I just saw Rachel Maddow’s program this evening. Did you know the extent to which Democrats have been winning unexpectedly in heavenly Republican districts? Obviously there’s the stunning victory in New York 26, but there’s much more going on. Democrats are winning everywhere: for Jacksonville mayor, for Tampa mayor, in New Hampshire for a state senate seat, and in Wisconsin for a state assembly seat. In a 50-50 Maine state senate district, the Democrat won by over 40 percentage points. In Ohio a Republican state senator who voted for the union busting bill resigned after relentless criticism for that vote. In Alabama, a state senator flipped from Republican to Democrat. The Republican governor of Florida (Rick Scott) has a 29% approval rating, while Republican John Kasich in Ohio is cratering in the polls and Republican Scott Walker is doing poorly in Wisconsin. In Ohio a poll showed an 18% lead for the opponents of the union busting bill.
What’s going on? I don’t think I’ve ever seen this quick of a political turn-around? This is more dramatic than what happened after the government shut-down in 1994-95. Now you never know what will happen down the road, but what were the Republicans thinking? Their strategy makes no political sense. It’s as if the end of the world were coming, and the Republicans tried to grab as much stuff as they possibly could before all hell broke loose. Busting unions, destroying Medicare, eviscerating social programs, offering tax-give-aways to the super-rich and corporations, gutting the environment, criminalizing abortion, and much more does not seem to be working out so well for them politically.
Honestly, I can’t make sense of what they’re thinking politically. It’s totally illogical and just plain bizarre. They could have caused a lot of damage and still maintained some semblance of political viability, but they chose instead to take a wrecking ball. The only thing that I can postulate is that Republicans were not thinking politically, but were instead doing the bidding of a few very powerful super-rich people such as the Koch Brothers. In other words,, Republicans had marching orders and happily walked the plank. Somehow, I guess, they think that these guys will rescue them or do something. I’m not sure, but that’s all I came come up with.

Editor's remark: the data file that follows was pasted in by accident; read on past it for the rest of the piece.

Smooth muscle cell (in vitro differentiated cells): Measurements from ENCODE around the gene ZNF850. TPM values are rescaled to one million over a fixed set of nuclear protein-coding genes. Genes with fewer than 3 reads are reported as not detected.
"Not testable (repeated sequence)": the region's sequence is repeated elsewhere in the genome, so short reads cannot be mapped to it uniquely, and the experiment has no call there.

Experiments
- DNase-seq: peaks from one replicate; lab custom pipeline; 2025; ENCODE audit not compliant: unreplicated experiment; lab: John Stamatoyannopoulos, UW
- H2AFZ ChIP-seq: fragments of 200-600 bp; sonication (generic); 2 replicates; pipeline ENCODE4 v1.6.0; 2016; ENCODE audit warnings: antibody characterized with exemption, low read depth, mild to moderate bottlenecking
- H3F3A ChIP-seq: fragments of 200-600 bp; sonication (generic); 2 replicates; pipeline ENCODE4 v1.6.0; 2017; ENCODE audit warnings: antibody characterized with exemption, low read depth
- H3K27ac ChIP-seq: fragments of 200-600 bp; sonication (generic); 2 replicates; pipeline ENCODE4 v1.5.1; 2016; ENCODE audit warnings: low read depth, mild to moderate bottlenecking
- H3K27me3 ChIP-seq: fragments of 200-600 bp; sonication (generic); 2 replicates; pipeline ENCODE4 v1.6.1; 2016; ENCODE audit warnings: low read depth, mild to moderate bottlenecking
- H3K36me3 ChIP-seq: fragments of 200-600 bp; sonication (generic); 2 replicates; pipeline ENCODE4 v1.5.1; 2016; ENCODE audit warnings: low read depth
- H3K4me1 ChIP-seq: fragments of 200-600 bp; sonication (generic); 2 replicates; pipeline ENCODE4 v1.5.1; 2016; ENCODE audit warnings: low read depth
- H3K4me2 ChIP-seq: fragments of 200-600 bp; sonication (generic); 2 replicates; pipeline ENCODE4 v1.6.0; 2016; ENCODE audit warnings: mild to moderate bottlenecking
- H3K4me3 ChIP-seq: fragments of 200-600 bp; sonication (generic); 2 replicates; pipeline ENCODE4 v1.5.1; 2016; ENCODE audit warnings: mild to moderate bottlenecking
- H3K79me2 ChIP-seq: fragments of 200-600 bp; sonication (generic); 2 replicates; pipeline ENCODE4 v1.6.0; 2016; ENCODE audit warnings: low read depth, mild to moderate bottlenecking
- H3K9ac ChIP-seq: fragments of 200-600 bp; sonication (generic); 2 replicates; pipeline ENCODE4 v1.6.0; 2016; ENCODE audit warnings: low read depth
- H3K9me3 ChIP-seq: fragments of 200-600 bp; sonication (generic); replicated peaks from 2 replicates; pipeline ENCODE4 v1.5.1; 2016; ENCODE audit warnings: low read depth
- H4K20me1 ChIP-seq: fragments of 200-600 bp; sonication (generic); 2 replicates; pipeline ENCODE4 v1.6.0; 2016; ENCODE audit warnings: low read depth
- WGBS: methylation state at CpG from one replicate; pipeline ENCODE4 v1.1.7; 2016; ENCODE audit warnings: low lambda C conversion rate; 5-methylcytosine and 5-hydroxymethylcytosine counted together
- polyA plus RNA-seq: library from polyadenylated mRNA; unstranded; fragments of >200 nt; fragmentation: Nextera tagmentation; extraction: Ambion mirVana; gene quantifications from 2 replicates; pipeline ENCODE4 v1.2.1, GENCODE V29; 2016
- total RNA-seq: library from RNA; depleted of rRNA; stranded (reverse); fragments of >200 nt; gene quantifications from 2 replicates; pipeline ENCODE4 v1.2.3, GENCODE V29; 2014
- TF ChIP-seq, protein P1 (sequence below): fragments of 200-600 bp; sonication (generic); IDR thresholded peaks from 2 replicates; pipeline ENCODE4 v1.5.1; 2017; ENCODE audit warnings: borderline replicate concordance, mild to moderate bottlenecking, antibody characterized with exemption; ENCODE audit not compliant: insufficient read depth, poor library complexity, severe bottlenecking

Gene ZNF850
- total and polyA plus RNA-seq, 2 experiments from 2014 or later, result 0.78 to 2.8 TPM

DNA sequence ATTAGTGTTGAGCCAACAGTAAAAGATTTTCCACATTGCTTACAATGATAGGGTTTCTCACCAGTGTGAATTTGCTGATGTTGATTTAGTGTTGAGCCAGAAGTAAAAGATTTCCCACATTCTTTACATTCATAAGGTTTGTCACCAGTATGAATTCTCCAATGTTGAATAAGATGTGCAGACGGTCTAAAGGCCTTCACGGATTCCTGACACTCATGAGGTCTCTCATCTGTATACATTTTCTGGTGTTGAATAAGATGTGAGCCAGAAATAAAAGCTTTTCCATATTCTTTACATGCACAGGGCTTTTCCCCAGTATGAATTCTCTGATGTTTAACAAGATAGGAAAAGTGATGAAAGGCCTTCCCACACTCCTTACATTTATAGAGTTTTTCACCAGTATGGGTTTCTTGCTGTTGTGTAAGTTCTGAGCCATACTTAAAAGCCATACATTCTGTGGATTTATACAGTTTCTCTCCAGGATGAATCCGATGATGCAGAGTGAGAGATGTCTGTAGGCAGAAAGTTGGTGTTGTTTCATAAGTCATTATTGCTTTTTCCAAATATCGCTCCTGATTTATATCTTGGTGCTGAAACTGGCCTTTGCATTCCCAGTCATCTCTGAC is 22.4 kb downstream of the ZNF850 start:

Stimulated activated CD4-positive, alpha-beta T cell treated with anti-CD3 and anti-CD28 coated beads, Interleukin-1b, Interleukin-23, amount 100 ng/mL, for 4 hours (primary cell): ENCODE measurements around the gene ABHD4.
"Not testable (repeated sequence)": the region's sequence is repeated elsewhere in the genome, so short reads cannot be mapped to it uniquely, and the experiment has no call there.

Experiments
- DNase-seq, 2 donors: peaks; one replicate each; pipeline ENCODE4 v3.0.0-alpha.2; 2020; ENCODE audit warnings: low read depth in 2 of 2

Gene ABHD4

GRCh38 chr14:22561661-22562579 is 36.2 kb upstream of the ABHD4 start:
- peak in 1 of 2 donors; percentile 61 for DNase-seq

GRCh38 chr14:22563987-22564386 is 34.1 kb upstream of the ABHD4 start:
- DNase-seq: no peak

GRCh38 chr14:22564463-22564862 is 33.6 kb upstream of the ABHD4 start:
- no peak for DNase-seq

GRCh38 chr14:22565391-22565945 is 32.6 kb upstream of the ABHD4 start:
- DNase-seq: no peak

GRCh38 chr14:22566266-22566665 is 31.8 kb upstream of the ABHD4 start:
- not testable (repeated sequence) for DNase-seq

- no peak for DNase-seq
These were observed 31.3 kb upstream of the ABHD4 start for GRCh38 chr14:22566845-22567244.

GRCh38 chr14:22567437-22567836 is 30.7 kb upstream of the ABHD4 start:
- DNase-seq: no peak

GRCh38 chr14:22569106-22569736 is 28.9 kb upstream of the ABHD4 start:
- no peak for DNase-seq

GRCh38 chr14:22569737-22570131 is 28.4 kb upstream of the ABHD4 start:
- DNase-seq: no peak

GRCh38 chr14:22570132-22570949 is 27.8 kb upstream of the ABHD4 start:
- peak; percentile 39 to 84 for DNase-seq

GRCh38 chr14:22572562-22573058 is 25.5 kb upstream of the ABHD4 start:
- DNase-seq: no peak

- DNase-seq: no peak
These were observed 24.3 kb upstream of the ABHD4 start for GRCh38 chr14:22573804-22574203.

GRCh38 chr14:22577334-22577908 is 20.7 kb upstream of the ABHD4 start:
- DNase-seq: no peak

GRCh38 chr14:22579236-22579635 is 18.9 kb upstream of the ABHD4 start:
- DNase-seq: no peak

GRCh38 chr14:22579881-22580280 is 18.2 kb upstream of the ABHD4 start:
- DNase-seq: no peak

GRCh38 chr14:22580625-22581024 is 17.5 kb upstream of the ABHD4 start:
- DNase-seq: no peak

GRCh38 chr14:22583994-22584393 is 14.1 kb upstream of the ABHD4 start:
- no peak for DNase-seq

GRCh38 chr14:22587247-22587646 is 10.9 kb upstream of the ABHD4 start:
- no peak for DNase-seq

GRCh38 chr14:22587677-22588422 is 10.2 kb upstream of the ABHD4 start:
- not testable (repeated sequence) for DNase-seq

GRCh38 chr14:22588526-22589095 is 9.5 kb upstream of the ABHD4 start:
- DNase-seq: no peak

They are handing the 2012 general election on a silver platter to the Democrats. Why????? Do you have any ideas out there? It makes no sense. I’m perplexed.
Now, that said, I am concerned for our country. Yes, I want far-right-wing crazies, nut-jobs, and loony-tunes to lose, but our country needs at least two viable competing parties. Without that either party will probably mess things up even more. I can’t imagine that Democrats will know what to do with the massive majorities they might win in next election if things go as they seem to be going. We need two real parties with serious ideas that must compete with the serious ideas of the other party. Right now the Republicans are nuts, like invading locusts destroying everything in their paths, while Democrats are gleefully watching the self-destruction, but they don’t have any real ideas. Now Obama, I believe, has a vision, but the Democrats as a whole are pretty much empty. So where does that leave us as a country?
What I wish for are two parties: one which is expansive, trying to move the nation forward by advocating expenditures that will improve our quality of life and develop a new strategy to keep our economic global prominence; and another party that stands for fiscal responsibility that creatively figures our ways to save money, keep taxes reasonable, and act as good managers and stewards of our resources.